Why bother? Privacy and productivity, says Windows leader Joe Belfiore. The overhauled browser should be ready for a full release by early 2020.
Microsoft released the first beta version of its overhauled Edge web browser Tuesday -- and it wants you to help squash its bugs to smooth the way for the mainstream release in coming months. Microsoft's new Edge is built on top of Chromium, Google's open-source browser foundation for Chrome. The new Edge beta is available for Windows 7, Windows 10 and MacOS.
Until now, Microsoft had only released relatively unpolished Canary and dev versions that are updated rapidly with the latest changes but that aren't as well tested. The beta version is a step in the company's plan to once again offer a web browser that's useful and influential -- and that restores Microsoft's influence in the browser technology world.
"We're ready to take on a larger audience," said Joe Belfiore, corporate vice president of Microsoft Windows Experiences. "We want data about how the browser performs. Getting to a wider audience helps us improve the quality."
You can download the new browser beta at Microsoft's Edge Insider site.
Microsoft hopes to release the stable version of Edge in late 2019 or early 2020, he said. After that, perhaps after a few months, Microsoft will swap out the old Edge so all Windows 10 users get the new Chromium version.
You might be happy with Chrome or whatever other browser you're using, but Microsoft has a lot of customers, and there's significant interest in the new Chromium-based Edge. More than 1 million copies have been downloaded, Belfiore said.
So why bother downloading and installing it? Microsoft's vision for Edge is a browser that's more productive for personal and work tasks, improves your privacy with protection against online tracking, and -- if all goes well -- is faster than the competition.
"Our approach for the new Microsoft Edge browser represents a belief that your data is yours, that you are entitled to understand how it's used," Belfiore said.
Safari, Firefox, Brave and other browsers also are seeking to stand out from Chrome with more assertive stances to protect you from websites and advertisers seeking to track your online behavior.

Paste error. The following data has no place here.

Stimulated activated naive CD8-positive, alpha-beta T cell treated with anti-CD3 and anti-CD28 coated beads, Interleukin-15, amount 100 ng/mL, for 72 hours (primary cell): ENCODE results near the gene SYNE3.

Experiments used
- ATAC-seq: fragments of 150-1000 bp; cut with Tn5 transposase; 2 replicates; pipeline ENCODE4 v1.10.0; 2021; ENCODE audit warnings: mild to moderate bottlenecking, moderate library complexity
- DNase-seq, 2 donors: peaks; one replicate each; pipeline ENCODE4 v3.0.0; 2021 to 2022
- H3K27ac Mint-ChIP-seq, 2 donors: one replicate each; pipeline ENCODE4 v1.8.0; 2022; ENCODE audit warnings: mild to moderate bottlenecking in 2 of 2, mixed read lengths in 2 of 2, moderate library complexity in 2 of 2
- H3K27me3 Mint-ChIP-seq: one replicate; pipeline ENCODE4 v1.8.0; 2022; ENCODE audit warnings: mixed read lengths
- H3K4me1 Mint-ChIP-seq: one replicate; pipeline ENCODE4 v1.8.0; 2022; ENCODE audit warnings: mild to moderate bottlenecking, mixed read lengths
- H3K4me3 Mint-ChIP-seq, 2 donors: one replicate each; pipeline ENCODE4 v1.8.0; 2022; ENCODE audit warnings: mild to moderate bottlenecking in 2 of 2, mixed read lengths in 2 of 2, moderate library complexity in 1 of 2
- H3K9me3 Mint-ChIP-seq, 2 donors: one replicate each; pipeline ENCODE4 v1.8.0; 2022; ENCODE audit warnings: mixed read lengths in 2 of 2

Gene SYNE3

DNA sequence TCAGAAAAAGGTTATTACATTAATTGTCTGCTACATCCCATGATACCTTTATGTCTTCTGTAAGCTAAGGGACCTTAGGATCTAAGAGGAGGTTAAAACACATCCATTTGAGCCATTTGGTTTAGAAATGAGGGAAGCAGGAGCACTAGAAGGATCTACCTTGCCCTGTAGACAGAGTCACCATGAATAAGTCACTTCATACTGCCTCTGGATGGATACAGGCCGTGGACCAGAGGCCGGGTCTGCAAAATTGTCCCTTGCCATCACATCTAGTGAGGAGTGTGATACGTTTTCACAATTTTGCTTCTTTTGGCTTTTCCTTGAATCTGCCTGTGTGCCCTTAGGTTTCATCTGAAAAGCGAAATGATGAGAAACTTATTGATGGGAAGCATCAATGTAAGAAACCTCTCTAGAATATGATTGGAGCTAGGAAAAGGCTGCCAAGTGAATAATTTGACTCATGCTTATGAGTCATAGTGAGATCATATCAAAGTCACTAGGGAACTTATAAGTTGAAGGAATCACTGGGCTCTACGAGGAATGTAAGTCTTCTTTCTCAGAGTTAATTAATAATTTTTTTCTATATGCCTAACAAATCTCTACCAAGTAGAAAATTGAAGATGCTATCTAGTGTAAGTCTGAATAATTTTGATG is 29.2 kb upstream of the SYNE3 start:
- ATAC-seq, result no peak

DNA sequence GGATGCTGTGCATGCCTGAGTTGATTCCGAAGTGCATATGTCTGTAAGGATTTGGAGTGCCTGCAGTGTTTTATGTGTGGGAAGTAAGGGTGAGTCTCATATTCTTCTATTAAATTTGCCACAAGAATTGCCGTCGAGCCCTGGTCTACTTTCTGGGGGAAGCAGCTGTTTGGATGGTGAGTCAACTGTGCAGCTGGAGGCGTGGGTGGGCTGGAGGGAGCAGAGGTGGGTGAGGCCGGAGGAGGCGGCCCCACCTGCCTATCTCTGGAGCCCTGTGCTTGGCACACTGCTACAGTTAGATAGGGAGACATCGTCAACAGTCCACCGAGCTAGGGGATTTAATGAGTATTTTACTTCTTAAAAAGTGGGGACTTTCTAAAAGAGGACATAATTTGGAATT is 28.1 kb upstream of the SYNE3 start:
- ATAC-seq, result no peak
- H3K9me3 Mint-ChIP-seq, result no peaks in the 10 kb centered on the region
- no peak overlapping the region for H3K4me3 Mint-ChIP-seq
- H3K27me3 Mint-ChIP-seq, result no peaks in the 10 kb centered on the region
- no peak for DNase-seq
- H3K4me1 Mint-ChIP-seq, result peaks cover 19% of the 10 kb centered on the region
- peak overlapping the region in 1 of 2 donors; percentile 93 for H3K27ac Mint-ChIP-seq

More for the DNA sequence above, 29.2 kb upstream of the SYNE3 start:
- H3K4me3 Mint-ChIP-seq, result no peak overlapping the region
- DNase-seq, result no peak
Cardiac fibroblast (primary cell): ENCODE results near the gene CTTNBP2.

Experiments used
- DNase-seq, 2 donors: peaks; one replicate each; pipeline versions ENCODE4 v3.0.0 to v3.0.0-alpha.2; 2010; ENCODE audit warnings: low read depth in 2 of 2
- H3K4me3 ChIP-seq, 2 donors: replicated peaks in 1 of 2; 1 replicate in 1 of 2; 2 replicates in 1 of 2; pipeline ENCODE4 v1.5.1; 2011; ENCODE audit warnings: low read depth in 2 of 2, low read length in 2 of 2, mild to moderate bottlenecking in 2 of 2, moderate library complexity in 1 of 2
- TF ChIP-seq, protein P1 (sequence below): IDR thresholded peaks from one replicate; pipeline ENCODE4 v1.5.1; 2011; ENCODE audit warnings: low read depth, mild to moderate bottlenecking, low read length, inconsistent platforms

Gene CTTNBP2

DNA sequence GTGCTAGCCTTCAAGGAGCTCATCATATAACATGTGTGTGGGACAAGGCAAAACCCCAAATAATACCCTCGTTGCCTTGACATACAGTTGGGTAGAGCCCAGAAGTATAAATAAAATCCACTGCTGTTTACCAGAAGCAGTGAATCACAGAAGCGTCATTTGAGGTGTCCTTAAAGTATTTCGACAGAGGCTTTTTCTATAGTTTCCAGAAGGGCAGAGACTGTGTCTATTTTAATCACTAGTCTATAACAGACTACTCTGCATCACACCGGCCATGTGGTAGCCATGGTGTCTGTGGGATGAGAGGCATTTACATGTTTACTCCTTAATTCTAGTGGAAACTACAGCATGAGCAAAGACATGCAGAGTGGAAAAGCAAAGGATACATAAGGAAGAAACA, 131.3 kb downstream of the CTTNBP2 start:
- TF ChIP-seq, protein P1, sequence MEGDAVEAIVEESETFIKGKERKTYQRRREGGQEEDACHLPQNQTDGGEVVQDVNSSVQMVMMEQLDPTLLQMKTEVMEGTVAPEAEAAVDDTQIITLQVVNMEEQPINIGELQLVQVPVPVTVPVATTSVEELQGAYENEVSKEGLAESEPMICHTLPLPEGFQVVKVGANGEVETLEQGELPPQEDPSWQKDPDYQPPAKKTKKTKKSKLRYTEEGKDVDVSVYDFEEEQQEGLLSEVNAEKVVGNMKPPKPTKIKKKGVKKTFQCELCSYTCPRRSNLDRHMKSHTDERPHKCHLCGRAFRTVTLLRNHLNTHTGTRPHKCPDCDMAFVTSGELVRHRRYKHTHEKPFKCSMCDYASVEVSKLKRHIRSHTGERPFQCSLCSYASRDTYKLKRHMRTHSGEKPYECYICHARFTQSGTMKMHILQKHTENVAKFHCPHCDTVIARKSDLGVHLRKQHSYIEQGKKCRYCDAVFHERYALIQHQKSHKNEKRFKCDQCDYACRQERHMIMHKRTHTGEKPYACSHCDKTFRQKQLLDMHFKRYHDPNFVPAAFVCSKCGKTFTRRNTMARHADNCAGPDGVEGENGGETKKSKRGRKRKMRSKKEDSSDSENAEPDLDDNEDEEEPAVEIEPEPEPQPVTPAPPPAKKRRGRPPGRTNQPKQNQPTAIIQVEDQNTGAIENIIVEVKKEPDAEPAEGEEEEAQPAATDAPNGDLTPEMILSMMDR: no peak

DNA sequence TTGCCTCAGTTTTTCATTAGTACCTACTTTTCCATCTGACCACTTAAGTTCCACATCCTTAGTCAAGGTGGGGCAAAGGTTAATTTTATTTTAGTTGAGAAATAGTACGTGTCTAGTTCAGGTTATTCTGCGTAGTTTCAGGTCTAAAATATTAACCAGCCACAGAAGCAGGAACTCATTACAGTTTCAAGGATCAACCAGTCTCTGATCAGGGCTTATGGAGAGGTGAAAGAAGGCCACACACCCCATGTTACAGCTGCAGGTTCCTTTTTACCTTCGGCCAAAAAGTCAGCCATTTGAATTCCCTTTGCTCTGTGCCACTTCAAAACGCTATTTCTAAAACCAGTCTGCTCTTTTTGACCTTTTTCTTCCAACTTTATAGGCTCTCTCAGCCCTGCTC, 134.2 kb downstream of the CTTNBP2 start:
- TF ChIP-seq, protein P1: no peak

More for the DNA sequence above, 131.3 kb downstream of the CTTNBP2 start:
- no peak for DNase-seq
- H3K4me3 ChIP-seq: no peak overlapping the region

Microsoft is also increasing its efforts to get businesses to start testing the new Edge, Belfiore added.
Most of the interface changes compared to ordinary Chrome are small for now, but one interesting change is Edge's new Collections feature, which lets you gather text, links and other information you might have sprawling across many browser tabs. Collections can be saved, shared and exported into formats like Excel spreadsheets. Microsoft debuted Edge Collections in May, but now it's available for testing in Edge Canary.
The company's Internet Explorer dominated web browsers 15 years ago, but Microsoft let it languish, and the company has never really caught up again even though it's grown enthusiastic about web technology in the Windows 10 era. When Windows ruled computing two decades ago, Microsoft saw browser technology as a threat since it worked on any computing system and therefore undermined Windows' power. But now that Windows no longer is dominant and Microsoft wants its software to work everywhere, web technology is now an ally.
Mozilla's Firefox challenged IE 15 years ago, but it was Google's Chrome that finally pushed it aside. Over the last decade, the arrival of iOS and Android smartphones meant even success on Windows would be a limited victory, too.
Microsoft tried to start fresh by launching a streamlined new Edge browser that stripped out much of the old IE code, but that didn't help the company's prospects. So in 2019, Microsoft threw in the towel and began rebuilding Edge on Chromium.
Microsoft's Chromium retrofit for Edge means there will be one fewer independent browser engine on the internet and that Google's technology is even more powerful.
But it also gives Microsoft a chance to be relevant in steering web technology where, in its eyes, Edge had failed. Sure, maybe the old Edge was independent, but that was only really an academic advantage given that usage was so low, Belfiore said. Microsoft can be more influential by contributing to the effort to build Chromium, he said.
"We think we can do more to balance the web with a more widely distributed browser that we're a participant in evolving than we could have with our distinct code base at lower usage," Belfiore said.
And as a practical matter for anyone using the new Edge, embracing Chrome means it should work with websites that worked with Chrome but not the old Edge.
With the old Edge, Microsoft nearly closed the website compatibility gap with Chrome, he said. But the effort failed because closing that last part of the gap was very difficult given the scale of the web -- but not closing meant the browser just wasn't good enough. After two years fighting that fight, Microsoft concluded drawing from and contributing to Chromium would be better.
That means Microsoft is riding Google's coattails. The company won't just clone Chrome, though. Microsoft hopes for differentiation in the Edge user interface and in website interaction matters like blocking online tracking. And it hopes to boost performance with smooth-scrolling responsiveness and lower battery usage.
Microsoft doesn't want to "fork" the underlying browser engine responsible for processing and displaying web pages -- as Google did when it separated its browser from Apple's WebKit effort. Doing so would mean Edge would again face those pesky website compatibility issues, Belfiore said.
First published Aug. 20, 9 am PT.
Update, 12:10 p.m. PT: Adds directions for downloading the new beta.